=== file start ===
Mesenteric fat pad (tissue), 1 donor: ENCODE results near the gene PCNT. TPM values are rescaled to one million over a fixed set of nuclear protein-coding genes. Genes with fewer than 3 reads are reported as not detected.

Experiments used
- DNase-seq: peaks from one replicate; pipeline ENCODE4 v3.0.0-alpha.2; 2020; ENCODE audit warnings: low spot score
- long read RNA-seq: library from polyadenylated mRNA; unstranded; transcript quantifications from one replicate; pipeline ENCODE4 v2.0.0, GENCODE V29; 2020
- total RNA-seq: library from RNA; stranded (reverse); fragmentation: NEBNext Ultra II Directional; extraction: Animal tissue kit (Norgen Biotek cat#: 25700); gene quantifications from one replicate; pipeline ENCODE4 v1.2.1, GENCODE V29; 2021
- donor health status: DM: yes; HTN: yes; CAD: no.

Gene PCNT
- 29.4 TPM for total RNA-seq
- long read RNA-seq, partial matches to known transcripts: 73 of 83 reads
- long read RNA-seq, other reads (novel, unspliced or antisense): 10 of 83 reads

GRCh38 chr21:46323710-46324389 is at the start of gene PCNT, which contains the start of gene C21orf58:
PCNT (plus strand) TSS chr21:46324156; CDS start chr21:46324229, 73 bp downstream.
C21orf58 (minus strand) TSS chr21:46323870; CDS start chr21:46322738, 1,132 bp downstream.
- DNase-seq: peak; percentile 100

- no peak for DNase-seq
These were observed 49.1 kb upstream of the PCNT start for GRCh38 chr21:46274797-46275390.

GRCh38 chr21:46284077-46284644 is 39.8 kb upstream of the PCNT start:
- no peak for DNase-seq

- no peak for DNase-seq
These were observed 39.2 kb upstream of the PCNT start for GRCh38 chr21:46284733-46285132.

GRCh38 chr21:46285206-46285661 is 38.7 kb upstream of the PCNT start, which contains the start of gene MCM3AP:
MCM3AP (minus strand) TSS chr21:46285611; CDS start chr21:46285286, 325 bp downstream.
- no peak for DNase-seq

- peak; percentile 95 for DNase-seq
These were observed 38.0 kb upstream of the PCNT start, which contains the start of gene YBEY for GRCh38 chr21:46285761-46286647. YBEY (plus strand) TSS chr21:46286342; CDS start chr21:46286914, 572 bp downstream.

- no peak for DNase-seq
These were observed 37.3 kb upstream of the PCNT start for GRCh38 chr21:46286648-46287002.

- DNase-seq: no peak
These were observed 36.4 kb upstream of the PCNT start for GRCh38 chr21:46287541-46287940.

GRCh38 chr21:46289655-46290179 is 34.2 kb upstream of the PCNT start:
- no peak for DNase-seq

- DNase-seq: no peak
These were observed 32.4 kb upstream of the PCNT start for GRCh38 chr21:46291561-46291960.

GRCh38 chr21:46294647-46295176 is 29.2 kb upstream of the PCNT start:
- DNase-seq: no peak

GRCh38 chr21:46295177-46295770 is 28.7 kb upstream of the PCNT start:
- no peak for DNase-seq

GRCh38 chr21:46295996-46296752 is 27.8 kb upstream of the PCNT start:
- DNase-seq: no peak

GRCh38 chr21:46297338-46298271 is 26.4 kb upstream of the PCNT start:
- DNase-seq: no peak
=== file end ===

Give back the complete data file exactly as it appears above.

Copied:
Mesenteric fat pad (tissue), 1 donor: ENCODE results near the gene PCNT. TPM values are rescaled to one million over a fixed set of nuclear protein-coding genes. Genes with fewer than 3 reads are reported as not detected.

Experiments used
- DNase-seq: peaks from one replicate; pipeline ENCODE4 v3.0.0-alpha.2; 2020; ENCODE audit warnings: low spot score
- long read RNA-seq: library from polyadenylated mRNA; unstranded; transcript quantifications from one replicate; pipeline ENCODE4 v2.0.0, GENCODE V29; 2020
- total RNA-seq: library from RNA; stranded (reverse); fragmentation: NEBNext Ultra II Directional; extraction: Animal tissue kit (Norgen Biotek cat#: 25700); gene quantifications from one replicate; pipeline ENCODE4 v1.2.1, GENCODE V29; 2021
- donor health status: DM: yes; HTN: yes; CAD: no.

Gene PCNT
- 29.4 TPM for total RNA-seq
- long read RNA-seq, partial matches to known transcripts: 73 of 83 reads
- long read RNA-seq, other reads (novel, unspliced or antisense): 10 of 83 reads

GRCh38 chr21:46323710-46324389 is at the start of gene PCNT, which contains the start of gene C21orf58:
PCNT (plus strand) TSS chr21:46324156; CDS start chr21:46324229, 73 bp downstream.
C21orf58 (minus strand) TSS chr21:46323870; CDS start chr21:46322738, 1,132 bp downstream.
- DNase-seq: peak; percentile 100

- no peak for DNase-seq
These were observed 49.1 kb upstream of the PCNT start for GRCh38 chr21:46274797-46275390.

GRCh38 chr21:46284077-46284644 is 39.8 kb upstream of the PCNT start:
- no peak for DNase-seq

- no peak for DNase-seq
These were observed 39.2 kb upstream of the PCNT start for GRCh38 chr21:46284733-46285132.

GRCh38 chr21:46285206-46285661 is 38.7 kb upstream of the PCNT start, which contains the start of gene MCM3AP:
MCM3AP (minus strand) TSS chr21:46285611; CDS start chr21:46285286, 325 bp downstream.
- no peak for DNase-seq

- peak; percentile 95 for DNase-seq
These were observed 38.0 kb upstream of the PCNT start, which contains the start of gene YBEY for GRCh38 chr21:46285761-46286647. YBEY (plus strand) TSS chr21:46286342; CDS start chr21:46286914, 572 bp downstream.

- no peak for DNase-seq
These were observed 37.3 kb upstream of the PCNT start for GRCh38 chr21:46286648-46287002.

- DNase-seq: no peak
These were observed 36.4 kb upstream of the PCNT start for GRCh38 chr21:46287541-46287940.

GRCh38 chr21:46289655-46290179 is 34.2 kb upstream of the PCNT start:
- no peak for DNase-seq

- DNase-seq: no peak
These were observed 32.4 kb upstream of the PCNT start for GRCh38 chr21:46291561-46291960.

GRCh38 chr21:46294647-46295176 is 29.2 kb upstream of the PCNT start:
- DNase-seq: no peak

GRCh38 chr21:46295177-46295770 is 28.7 kb upstream of the PCNT start:
- no peak for DNase-seq

GRCh38 chr21:46295996-46296752 is 27.8 kb upstream of the PCNT start:
- DNase-seq: no peak

GRCh38 chr21:46297338-46298271 is 26.4 kb upstream of the PCNT start:
- DNase-seq: no peak